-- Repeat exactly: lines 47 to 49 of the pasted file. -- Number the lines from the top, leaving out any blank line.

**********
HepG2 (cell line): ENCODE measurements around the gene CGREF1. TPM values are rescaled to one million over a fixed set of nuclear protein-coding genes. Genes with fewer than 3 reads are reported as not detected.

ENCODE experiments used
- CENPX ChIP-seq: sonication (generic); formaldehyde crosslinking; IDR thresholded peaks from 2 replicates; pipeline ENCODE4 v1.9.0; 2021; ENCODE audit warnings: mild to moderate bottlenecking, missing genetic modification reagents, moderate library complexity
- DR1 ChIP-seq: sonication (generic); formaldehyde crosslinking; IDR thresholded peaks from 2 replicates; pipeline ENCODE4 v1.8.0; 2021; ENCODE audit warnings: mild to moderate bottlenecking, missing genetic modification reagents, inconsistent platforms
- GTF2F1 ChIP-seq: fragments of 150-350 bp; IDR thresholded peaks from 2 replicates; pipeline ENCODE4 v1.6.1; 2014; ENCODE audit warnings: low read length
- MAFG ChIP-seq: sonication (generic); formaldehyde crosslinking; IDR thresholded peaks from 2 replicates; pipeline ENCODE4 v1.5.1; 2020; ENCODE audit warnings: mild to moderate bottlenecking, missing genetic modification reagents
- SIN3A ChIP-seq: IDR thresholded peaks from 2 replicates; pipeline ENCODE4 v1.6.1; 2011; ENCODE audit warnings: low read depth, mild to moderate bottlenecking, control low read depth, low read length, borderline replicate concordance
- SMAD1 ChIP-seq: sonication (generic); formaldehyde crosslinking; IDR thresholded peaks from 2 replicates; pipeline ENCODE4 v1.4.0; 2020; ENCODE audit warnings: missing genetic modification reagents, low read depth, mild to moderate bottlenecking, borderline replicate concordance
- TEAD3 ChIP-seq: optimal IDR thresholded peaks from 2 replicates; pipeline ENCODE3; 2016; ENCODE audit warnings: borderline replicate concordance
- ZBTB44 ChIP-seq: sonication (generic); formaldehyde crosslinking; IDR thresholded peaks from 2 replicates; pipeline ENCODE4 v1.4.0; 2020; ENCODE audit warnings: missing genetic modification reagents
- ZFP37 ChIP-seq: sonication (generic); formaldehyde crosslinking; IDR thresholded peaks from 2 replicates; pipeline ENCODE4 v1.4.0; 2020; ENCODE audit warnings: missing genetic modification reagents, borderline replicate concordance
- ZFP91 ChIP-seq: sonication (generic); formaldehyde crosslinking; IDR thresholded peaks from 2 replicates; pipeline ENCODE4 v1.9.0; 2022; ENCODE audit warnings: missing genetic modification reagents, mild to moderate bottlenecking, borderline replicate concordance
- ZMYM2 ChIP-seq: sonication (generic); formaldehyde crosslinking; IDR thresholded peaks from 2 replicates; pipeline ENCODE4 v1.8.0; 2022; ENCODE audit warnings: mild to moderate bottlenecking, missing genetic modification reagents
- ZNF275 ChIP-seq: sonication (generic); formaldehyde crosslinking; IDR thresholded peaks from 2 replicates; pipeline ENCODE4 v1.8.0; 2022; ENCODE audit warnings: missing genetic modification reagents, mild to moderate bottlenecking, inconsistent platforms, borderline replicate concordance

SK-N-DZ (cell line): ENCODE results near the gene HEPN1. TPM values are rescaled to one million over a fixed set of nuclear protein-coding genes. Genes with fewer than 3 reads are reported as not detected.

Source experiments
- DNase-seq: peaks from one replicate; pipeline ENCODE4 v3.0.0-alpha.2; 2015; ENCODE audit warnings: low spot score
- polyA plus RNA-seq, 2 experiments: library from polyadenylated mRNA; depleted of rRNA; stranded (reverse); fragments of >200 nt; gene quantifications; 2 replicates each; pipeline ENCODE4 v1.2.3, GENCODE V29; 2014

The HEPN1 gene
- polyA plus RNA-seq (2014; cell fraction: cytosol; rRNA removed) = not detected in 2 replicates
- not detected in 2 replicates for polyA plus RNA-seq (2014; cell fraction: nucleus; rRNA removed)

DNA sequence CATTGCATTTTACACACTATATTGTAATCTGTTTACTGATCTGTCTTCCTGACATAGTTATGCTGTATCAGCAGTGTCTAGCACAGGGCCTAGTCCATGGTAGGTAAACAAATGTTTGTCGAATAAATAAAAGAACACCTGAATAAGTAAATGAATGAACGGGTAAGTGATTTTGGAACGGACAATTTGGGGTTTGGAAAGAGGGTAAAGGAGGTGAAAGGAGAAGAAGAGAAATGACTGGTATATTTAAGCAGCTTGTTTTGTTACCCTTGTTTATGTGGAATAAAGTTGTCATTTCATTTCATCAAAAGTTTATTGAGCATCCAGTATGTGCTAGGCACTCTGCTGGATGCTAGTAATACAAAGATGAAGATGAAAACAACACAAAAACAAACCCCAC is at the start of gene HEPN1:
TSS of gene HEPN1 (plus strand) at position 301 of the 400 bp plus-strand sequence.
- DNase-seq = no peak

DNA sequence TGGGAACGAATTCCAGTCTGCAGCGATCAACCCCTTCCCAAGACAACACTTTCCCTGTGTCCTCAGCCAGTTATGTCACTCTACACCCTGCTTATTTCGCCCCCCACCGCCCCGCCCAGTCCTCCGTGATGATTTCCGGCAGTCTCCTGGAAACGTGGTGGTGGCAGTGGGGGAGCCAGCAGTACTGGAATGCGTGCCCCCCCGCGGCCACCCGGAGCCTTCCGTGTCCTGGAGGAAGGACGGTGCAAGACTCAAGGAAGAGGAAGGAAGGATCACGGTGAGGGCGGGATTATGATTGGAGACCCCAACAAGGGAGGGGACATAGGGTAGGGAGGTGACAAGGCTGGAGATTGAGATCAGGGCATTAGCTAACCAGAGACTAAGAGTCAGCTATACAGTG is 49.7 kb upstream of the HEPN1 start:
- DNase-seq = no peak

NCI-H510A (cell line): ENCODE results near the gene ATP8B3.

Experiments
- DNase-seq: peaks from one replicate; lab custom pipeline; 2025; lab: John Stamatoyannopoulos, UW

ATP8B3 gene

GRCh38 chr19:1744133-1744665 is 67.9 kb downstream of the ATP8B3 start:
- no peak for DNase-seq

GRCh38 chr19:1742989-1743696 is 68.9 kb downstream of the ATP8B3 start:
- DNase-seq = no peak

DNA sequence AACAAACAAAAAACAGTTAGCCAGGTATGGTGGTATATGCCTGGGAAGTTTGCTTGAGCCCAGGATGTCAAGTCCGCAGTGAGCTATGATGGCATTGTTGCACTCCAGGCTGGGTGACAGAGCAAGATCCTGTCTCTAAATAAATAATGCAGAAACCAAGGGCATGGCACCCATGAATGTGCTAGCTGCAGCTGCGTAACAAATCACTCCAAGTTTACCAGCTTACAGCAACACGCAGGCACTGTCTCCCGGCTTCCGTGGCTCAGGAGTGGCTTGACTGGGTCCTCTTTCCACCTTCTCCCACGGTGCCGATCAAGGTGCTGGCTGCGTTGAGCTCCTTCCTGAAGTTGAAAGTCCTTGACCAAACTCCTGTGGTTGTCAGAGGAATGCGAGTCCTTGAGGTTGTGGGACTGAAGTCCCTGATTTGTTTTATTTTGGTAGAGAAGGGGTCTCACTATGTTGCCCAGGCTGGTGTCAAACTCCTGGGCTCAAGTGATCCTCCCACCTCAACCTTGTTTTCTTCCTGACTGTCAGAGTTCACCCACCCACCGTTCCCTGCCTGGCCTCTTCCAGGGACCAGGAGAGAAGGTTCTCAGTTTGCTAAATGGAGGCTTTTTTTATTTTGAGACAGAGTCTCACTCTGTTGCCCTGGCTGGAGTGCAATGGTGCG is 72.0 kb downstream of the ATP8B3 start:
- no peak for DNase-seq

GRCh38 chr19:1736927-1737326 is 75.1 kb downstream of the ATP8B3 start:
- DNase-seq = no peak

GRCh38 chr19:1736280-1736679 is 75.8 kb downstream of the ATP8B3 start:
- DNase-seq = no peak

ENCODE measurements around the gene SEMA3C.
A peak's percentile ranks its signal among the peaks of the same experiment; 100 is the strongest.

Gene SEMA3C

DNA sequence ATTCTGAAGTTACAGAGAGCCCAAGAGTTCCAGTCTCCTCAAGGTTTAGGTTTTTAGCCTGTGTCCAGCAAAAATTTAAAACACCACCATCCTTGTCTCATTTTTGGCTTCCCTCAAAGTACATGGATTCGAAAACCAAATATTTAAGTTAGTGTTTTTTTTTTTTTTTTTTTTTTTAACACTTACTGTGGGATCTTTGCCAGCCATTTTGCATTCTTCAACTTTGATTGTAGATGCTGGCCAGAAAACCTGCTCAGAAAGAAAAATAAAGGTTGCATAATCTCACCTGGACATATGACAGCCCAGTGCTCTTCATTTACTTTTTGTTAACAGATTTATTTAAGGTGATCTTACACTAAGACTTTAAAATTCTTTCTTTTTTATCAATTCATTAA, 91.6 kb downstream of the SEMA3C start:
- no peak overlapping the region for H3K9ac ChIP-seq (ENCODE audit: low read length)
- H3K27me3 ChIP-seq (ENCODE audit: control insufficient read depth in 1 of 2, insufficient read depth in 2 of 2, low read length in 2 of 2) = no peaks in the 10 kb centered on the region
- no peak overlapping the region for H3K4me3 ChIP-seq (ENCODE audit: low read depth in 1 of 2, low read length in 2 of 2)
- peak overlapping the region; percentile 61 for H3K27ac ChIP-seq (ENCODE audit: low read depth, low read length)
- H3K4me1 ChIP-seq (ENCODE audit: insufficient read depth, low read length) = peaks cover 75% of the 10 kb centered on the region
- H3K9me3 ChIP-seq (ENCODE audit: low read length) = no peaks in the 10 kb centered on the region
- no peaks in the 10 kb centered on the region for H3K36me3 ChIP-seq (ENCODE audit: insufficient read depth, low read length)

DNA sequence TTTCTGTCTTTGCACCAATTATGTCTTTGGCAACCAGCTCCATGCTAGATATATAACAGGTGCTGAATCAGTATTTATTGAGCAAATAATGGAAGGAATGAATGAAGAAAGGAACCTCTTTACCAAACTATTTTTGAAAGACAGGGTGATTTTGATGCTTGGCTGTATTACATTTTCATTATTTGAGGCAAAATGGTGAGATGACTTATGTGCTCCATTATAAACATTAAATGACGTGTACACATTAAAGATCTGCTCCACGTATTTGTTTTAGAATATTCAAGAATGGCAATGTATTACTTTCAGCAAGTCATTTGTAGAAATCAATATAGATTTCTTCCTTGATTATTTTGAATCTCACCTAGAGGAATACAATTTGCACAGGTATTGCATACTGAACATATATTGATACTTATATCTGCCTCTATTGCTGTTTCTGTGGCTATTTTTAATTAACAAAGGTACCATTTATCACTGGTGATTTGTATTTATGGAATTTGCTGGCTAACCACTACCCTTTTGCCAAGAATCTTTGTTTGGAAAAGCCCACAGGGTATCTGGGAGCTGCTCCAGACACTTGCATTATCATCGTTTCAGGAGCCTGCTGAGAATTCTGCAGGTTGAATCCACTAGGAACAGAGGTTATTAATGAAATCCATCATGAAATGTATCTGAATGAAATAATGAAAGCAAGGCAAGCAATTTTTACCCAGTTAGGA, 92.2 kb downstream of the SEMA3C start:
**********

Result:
- no peak overlapping the region for H3K4me3 ChIP-seq (ENCODE audit: low read depth in 1 of 2, low read length in 2 of 2)
- peak overlapping the region; percentile 61 for H3K27ac ChIP-seq (ENCODE audit: low read depth, low read length)
- H3K4me1 ChIP-seq (ENCODE audit: insufficient read depth, low read length) = peaks cover 75% of the 10 kb centered on the region